I know that incentre lie on the Euler line for equilateral and isosceles triangle but I found a claim that incentre can lie on the Euler line for obtuse triangle. So, is this claim true?Also does there exist any scalene and acute ( but neither equilateral or isosceles ) triangle for which incentre lies on the Euler line? Finally, if incentre is on Euler line, then is it at a unique location with respect to other centres (orthocentre, circumcentre, centroid)?


Case 1. Acute triangle.

Let $ABC$ be an acute triangle and $I$, $O$, $H$ are its incenter, circumcenter and orthocenter, respectively. Note that points $I$, $O$ and $H$ are inside triangle $ABC$.

We will prove that $I$, $O$ and $H$ are collinear iff $ABC$ is isosceles or equilateral. Indeed, suppose that $O$, $I$ and $H$ are collinear but $\triangle ABC$ is scalene. Recall that rays $AO$ and $AH$ are symmetric with respect to angle bisector of $\angle BAC$. Hence, angle bisectors of angles $OAH$ and $BAC$ coincide, so $AI$ bisects angle $AOH$. Since $I\in OH$ we have $$ \frac{AO}{AH}=\frac{IO}{IH} $$ due to angle bisector theorem for $\triangle AOH$. Similarly, we obtain that $$ \frac{AO}{AH}=\frac{BO}{BH}=\frac{CO}{CH}=\frac{IO}{IH}. $$ Finally, note that $AO=BO=CO$, so the last equality implies $AH=BH=CH$. Thus, $O$ and $H$ are distinct circumcenters of triangle $ABC$ which is impossible.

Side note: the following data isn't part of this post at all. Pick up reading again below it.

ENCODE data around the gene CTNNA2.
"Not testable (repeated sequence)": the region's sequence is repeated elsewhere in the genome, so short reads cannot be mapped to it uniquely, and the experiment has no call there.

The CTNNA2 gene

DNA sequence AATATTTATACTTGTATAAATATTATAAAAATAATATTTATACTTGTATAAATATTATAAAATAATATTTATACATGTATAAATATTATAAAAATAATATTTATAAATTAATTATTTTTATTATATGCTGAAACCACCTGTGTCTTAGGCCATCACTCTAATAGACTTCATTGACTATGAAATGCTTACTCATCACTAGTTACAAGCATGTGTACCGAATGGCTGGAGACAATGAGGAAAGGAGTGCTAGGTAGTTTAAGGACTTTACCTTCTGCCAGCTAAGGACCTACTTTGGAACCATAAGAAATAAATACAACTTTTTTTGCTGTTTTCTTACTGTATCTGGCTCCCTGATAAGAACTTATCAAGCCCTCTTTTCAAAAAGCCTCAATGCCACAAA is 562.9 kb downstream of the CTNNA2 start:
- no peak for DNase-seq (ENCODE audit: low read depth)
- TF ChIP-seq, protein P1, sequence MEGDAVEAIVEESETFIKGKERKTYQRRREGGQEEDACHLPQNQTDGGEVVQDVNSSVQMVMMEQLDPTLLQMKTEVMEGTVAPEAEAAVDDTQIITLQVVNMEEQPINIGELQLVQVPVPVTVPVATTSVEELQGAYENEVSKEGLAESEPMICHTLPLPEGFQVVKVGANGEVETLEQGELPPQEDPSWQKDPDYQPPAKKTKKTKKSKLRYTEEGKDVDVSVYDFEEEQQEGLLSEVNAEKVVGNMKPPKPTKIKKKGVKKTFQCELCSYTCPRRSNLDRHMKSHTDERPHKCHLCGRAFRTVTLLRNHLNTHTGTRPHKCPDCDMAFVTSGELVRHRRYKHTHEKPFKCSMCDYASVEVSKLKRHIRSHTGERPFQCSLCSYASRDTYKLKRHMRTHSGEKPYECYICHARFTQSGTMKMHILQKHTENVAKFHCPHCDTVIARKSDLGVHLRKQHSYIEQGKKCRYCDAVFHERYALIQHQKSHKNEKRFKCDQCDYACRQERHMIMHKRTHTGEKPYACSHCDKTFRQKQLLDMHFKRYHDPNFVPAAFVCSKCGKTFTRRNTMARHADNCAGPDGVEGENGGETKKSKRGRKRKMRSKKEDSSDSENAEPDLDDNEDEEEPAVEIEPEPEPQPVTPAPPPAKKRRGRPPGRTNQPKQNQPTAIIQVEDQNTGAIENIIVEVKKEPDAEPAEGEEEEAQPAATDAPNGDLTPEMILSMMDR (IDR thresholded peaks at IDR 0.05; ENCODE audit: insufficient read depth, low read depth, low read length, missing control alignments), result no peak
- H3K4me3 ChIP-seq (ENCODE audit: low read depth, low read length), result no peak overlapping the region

Therefore, in acute triangle $O$, $I$ and $H$ are collinear iff $\triangle ABC$ has equal sides.

Case 2. Obtuse (or right) triangle.

Suppose that in $\triangle ABC$ we have $\angle C\geq 90^{\circ}$. In this case we still can apply the previous argument to triangles $AOH$ an $BOH$ (because rays $AO$ and $AH$ are still symmetric with respect to $AI$; the same for rays $BO$, $BH$ and $BI$). Thus, $$ \frac{AO}{AH}=\frac{BO}{BH}=\frac{IO}{IH}. $$ However, it means that $AH=BH$, so $AB=BC$, so triangle $ABC$ is isosceles, as desired.

  • $\begingroup$ That's perfect but what about obtuse triangles? @richrow $\endgroup$ Aug 1 '20 at 3:10
  • $\begingroup$ Actually, obtuse triangle has two acute angles, so we can apply this argument for $AOH$ and $BOH$ and obtain $AH=BH$ if $\angle C>90^{\circ}$. I will edit my answer later. $\endgroup$
    – richrow
    Aug 1 '20 at 5:08

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